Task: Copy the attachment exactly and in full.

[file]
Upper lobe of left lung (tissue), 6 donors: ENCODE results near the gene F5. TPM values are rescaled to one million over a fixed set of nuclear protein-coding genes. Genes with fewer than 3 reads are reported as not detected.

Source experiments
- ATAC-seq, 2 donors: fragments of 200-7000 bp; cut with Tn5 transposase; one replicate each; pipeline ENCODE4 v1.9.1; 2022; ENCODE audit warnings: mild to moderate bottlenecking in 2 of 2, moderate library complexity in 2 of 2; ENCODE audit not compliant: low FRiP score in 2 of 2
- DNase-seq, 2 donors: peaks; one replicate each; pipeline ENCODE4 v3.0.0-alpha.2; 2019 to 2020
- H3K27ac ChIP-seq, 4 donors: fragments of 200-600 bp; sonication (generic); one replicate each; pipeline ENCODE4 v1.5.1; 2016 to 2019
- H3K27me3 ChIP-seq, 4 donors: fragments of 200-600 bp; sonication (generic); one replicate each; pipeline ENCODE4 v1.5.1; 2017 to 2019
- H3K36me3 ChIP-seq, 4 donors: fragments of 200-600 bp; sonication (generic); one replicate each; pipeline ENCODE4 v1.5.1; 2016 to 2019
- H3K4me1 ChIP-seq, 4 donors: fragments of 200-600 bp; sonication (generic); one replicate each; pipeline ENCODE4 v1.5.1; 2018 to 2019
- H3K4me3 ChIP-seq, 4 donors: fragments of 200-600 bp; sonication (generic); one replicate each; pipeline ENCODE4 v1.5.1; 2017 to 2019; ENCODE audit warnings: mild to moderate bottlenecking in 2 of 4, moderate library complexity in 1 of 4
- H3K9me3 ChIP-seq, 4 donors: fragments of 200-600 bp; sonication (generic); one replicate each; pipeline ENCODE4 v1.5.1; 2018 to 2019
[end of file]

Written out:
Upper lobe of left lung (tissue), 6 donors: ENCODE results near the gene F5. TPM values are rescaled to one million over a fixed set of nuclear protein-coding genes. Genes with fewer than 3 reads are reported as not detected.

Source experiments
- ATAC-seq, 2 donors: fragments of 200-7000 bp; cut with Tn5 transposase; one replicate each; pipeline ENCODE4 v1.9.1; 2022; ENCODE audit warnings: mild to moderate bottlenecking in 2 of 2, moderate library complexity in 2 of 2; ENCODE audit not compliant: low FRiP score in 2 of 2
- DNase-seq, 2 donors: peaks; one replicate each; pipeline ENCODE4 v3.0.0-alpha.2; 2019 to 2020
- H3K27ac ChIP-seq, 4 donors: fragments of 200-600 bp; sonication (generic); one replicate each; pipeline ENCODE4 v1.5.1; 2016 to 2019
- H3K27me3 ChIP-seq, 4 donors: fragments of 200-600 bp; sonication (generic); one replicate each; pipeline ENCODE4 v1.5.1; 2017 to 2019
- H3K36me3 ChIP-seq, 4 donors: fragments of 200-600 bp; sonication (generic); one replicate each; pipeline ENCODE4 v1.5.1; 2016 to 2019
- H3K4me1 ChIP-seq, 4 donors: fragments of 200-600 bp; sonication (generic); one replicate each; pipeline ENCODE4 v1.5.1; 2018 to 2019
- H3K4me3 ChIP-seq, 4 donors: fragments of 200-600 bp; sonication (generic); one replicate each; pipeline ENCODE4 v1.5.1; 2017 to 2019; ENCODE audit warnings: mild to moderate bottlenecking in 2 of 4, moderate library complexity in 1 of 4
- H3K9me3 ChIP-seq, 4 donors: fragments of 200-600 bp; sonication (generic); one replicate each; pipeline ENCODE4 v1.5.1; 2018 to 2019